Leeds United head coach Steve Evans was pretty candid after defeat to Huddersfield Town on Saturday, stating bluntly that his side’s on-field failures are there for all to see. Phil Hay reports.
Steve Evans picked through the bones of Huddersfield Town’s 4-1 victory at Elland Road and finished his post mortem by promising that Leeds United would “go back to the training ground and work”.
Work might be necessary but it is evermore clear that solutions to the defects seen in Saturday’s derby will not be found at Thorp Arch.
Evans said it himself at the end of another bad loss: while Leeds as a club are under-achieving, the current squad at Elland Road are not.
“We’re mid-table for a reason – not good enough to get out of (the Championship), too good to go down,” he said.
And, as was the case in each of the past three seasons, Leeds have been more concerned with the bottom end of the table than they have with the top six. Outwith the first fortnight of September and a short, sharp week in January, they were never in the running for promotion.
Former players and coaches feel the time is right for major decisions about next season to be made. Greg Abbott, the ex-Carlisle United manager who once worked in United’s academy, told Radio Yorkshire on Saturday that Leeds and their owner, Massimo Cellino, need to outline a strategy for the summer ahead.
“What’s the plan? What’s the foresight? What’s the philosophy? What’s the vision?” Abbott asked.
Noel Whelan went further in his YEP column yesterday, claiming this is “not a Leeds United side who can play at home” after their collapse in front of a crowd of 29,000.
“Whether it’s too big for them or they can’t deal with the pressure, I’m not sure,” he said.
Evans has contended from the early stage of his tenure as head coach that he would guide a better squad much closer to the top six and, on Saturday, he spoke again about having “a track record which says I deliver.”
Cellino is still to reveal publicly if he shares Evans’ confidence, with the Scot’s record showing one win from every three games, but the on-field requirements are increasingly glaring:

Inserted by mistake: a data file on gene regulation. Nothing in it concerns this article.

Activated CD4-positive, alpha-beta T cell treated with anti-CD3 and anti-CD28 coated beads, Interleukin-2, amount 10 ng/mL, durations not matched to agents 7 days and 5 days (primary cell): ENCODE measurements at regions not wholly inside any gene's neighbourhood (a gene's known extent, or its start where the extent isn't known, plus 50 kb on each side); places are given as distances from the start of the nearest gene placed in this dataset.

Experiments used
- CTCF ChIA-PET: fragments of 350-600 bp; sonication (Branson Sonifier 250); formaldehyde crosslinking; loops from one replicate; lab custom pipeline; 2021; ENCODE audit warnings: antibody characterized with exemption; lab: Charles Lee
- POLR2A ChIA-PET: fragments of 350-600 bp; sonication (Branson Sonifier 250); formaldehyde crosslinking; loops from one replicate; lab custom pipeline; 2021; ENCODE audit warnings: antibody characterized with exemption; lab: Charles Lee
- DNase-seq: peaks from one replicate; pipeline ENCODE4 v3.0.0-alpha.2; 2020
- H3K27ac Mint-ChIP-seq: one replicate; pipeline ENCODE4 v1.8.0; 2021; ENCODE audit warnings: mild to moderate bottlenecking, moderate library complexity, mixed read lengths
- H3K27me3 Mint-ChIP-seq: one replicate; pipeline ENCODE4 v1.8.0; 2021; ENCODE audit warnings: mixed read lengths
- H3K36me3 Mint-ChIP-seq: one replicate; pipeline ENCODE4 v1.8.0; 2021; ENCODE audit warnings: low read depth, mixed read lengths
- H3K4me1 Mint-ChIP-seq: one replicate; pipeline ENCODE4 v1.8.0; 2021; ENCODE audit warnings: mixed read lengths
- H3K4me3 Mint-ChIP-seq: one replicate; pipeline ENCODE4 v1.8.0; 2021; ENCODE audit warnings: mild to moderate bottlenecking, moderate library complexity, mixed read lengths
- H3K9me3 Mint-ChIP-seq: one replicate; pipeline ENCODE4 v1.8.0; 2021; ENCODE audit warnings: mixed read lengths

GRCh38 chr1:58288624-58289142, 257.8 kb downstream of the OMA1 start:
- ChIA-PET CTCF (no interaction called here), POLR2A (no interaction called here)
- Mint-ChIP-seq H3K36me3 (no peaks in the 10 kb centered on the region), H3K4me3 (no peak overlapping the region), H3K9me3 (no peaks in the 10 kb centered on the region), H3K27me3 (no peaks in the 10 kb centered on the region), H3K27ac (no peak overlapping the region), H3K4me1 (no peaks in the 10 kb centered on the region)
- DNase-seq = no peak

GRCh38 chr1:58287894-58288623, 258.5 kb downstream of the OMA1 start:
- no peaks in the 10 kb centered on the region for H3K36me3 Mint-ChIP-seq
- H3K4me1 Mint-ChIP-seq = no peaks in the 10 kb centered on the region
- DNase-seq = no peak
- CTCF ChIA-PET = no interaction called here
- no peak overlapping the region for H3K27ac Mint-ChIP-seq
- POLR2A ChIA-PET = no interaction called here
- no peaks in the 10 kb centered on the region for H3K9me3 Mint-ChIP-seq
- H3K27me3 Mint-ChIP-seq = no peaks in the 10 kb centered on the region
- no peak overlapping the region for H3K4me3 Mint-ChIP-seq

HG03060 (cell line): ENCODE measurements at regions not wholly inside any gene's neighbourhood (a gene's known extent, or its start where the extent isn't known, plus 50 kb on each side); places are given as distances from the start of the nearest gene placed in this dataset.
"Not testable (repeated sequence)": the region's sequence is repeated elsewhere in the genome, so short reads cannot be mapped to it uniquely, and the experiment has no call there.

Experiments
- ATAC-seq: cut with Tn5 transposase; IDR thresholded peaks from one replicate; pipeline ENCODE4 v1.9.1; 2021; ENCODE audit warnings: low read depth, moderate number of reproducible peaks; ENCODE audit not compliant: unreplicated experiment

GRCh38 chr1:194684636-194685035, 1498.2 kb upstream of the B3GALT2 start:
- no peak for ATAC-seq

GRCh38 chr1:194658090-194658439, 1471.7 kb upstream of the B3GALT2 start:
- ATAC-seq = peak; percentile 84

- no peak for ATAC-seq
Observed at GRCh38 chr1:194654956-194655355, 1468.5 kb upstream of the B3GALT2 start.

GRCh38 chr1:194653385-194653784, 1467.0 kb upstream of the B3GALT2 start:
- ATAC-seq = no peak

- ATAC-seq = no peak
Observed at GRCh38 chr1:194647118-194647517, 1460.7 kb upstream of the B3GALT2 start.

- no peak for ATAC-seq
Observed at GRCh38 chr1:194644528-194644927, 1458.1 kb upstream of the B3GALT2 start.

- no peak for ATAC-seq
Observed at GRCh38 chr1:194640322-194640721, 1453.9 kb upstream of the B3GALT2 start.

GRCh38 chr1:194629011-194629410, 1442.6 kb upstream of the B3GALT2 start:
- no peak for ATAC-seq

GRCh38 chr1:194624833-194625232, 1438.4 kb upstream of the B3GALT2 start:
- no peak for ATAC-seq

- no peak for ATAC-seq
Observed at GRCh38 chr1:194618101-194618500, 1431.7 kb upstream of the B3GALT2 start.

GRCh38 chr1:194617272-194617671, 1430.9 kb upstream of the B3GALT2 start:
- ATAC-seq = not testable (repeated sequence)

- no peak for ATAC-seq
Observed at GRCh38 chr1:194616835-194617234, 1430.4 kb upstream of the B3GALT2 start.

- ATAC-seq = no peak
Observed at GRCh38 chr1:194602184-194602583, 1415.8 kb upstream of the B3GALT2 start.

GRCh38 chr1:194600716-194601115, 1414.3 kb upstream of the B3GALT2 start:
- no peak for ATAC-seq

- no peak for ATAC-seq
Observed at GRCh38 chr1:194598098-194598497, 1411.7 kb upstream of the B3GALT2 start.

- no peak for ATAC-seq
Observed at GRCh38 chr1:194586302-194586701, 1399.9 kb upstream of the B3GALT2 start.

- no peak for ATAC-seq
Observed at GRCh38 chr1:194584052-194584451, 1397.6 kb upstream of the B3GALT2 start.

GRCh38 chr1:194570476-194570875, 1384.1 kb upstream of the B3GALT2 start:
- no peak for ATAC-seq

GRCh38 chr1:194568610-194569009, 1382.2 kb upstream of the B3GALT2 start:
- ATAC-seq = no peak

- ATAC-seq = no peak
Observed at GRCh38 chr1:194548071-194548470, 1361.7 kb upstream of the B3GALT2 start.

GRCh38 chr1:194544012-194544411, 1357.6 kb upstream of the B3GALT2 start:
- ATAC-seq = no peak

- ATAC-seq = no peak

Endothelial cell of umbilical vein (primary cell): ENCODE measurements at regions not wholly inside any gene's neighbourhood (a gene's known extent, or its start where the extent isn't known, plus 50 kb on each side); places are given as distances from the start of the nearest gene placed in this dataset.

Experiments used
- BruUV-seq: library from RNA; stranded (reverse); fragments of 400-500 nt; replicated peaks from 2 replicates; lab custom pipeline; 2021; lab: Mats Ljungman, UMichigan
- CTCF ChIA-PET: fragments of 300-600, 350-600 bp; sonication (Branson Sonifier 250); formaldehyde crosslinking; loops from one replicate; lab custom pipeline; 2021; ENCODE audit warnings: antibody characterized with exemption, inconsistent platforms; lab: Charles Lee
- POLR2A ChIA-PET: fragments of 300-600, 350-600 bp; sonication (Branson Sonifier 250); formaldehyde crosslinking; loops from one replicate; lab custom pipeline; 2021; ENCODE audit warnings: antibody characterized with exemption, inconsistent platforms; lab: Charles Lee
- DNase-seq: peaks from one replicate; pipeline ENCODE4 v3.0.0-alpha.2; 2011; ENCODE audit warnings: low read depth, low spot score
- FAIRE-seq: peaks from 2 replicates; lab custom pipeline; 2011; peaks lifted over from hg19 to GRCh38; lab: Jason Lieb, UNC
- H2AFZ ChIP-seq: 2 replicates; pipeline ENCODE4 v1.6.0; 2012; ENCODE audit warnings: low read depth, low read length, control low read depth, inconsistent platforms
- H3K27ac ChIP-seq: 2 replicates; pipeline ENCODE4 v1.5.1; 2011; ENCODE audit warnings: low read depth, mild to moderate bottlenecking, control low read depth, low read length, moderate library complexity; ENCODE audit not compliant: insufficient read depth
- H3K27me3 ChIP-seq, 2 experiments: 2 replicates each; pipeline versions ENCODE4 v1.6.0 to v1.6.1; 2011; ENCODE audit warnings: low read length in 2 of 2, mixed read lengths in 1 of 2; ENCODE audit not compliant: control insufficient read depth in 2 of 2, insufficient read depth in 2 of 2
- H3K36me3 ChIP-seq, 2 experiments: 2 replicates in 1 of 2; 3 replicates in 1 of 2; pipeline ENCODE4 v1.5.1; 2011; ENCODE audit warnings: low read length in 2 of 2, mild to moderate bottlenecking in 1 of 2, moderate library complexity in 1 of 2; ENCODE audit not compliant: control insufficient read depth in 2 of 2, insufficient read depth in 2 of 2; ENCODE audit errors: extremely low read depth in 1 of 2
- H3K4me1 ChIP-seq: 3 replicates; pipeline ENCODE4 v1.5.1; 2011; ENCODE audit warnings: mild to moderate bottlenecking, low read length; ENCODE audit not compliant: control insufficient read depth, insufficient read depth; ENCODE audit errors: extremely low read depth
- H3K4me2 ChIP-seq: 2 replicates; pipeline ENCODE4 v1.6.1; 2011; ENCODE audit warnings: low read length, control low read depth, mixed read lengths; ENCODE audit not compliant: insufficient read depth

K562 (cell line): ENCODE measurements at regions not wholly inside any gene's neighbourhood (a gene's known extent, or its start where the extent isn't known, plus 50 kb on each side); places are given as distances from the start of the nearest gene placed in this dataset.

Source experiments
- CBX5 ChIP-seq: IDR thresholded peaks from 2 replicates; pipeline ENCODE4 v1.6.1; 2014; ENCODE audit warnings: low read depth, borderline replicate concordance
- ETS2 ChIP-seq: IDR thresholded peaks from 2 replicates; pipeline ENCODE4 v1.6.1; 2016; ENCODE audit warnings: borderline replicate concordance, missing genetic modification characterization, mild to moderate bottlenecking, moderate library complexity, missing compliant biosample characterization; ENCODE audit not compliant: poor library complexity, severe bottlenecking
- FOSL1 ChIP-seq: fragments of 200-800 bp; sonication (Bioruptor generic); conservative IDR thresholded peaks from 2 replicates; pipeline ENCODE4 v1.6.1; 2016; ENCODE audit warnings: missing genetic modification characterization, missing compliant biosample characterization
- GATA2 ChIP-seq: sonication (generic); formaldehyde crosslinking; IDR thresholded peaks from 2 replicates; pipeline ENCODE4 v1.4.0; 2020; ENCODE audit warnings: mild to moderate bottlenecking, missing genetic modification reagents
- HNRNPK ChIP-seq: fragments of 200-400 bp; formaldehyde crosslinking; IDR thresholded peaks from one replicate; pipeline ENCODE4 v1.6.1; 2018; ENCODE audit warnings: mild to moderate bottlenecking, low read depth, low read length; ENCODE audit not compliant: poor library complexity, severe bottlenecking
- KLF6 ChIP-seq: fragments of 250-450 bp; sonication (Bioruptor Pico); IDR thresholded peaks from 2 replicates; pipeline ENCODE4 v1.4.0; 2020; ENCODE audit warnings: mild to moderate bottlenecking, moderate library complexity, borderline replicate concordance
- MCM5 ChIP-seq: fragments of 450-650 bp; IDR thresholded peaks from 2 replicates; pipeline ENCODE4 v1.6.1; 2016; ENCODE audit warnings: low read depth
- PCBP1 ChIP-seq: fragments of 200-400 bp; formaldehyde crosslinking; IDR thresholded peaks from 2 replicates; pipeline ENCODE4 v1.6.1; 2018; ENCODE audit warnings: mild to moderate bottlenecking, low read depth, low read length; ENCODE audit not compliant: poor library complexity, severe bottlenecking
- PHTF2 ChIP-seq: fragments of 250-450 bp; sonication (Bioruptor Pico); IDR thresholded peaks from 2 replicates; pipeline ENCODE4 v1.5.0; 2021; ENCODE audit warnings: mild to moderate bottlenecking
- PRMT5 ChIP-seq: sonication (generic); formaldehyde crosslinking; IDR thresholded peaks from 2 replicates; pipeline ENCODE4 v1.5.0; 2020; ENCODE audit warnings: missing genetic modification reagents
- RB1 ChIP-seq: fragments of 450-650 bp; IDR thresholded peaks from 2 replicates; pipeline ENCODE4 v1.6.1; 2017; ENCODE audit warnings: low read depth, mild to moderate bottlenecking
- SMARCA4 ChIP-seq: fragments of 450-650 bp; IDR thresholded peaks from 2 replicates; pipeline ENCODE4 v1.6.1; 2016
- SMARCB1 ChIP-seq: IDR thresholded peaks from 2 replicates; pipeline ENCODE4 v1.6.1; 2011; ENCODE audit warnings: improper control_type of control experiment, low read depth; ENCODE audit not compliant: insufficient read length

Centre of the defence. Leeds can confidently move forward with Charlie Taylor and Gaetano Berardi as first-choice full-backs, though Taylor cannot be expected to play until he drops with no viable cover, but in between short stable periods the centre of United’s defence has condemned itself. Giuseppe Bellusci can count himself as the best of their centre-backs this season – he spoke in Saturday’s programme about how his improving grasp of English was helping other players at Elland Road understand his character and personality – and his partnership with Liam Cooper has been relatively steady, but steady is not good enough in the Championship.
None of the division’s top-six clubs are conceding more than a goal a game and while Leeds have suffered two heavy defeats in the past month, those results aren’t indicative of their season. Most of the club’s games have been tight, settled by one goal either way, and Leeds have shaded only 11 of them.
Granted, Leeds could not have legislated for the disappointing season Sol Bamba has endured – he was seen as a key signing last summer – but the fact still remains that back in August, Uwe Rosler wanted an additional centre-back.
On days like Saturday, when panic sets in as soon as things go wrong, his rationale speaks for itself and the pairings available to Evans are making too many errors in a league where consistency counts.
Playmaker. If United retain Liam Bridcutt in the summer – and that is a deal they need to force through – then no other deep-lying midfielders are required.
Toumani Diagouraga is a good Championship player and he was missed in the defeat to Huddersfield, replaced by Luke Murphy who seems no closer to finding his niche at Elland Road. Lewis Cook can play box-to-box and looks most comfortable in that role, lacking at present the killer passes expected of a number 10. But Leeds are desperate for a number 10. The presence of Bridcutt and Diagouraga in their line-up would allow for one and it’s especially necessary at Elland Road where few teams give United the option of sitting back and countering.
Leeds have a big problem when it comes to playing through congested defences, and energy and persistence – attributes United have in spades – are no substitute for finesse over 46 games.
When Leeds toil in attack, you can’t help but think what a difference someone like Alex Pritchard would make.
Strikers. There are better finishers in the Championship than Nahki Wells but the comparison between him and United’s forwards is interesting.
Wells has outscored every striker at Leeds and claimed his 16th goal of the season for Huddersfield on Saturday, but if this was a lottery then the reality is that he buys more tickets too.
Wells has produced 84 shots on target since the campaign began in August. Between them, Mirco Antenucci and Chris Wood have totalled 87. It might not paint Wells’ conversion ratio in a great light but it proves one point – that he’s always looking for goals and always looking for opportunities to shoot. In their past five games, United have averaged three efforts on target. Wells produces roughly the same tally on his own and, while Huddersfield’s season has been nothing special, he would do a job for better teams.
On top of that he has pace, something which Wood in particular does not. Leeds’ £3m signing should be at the heart of their plans for next season but they need a foil for him; someone quick, mobile and focused on poaching goals.
When they don’t have the freedom to play on the break, Leeds are constrained by a one-dimensional style. Evans can see it and so can the crowd.
“Our failures are fairly evident to most people who watch us,” he said on Saturday.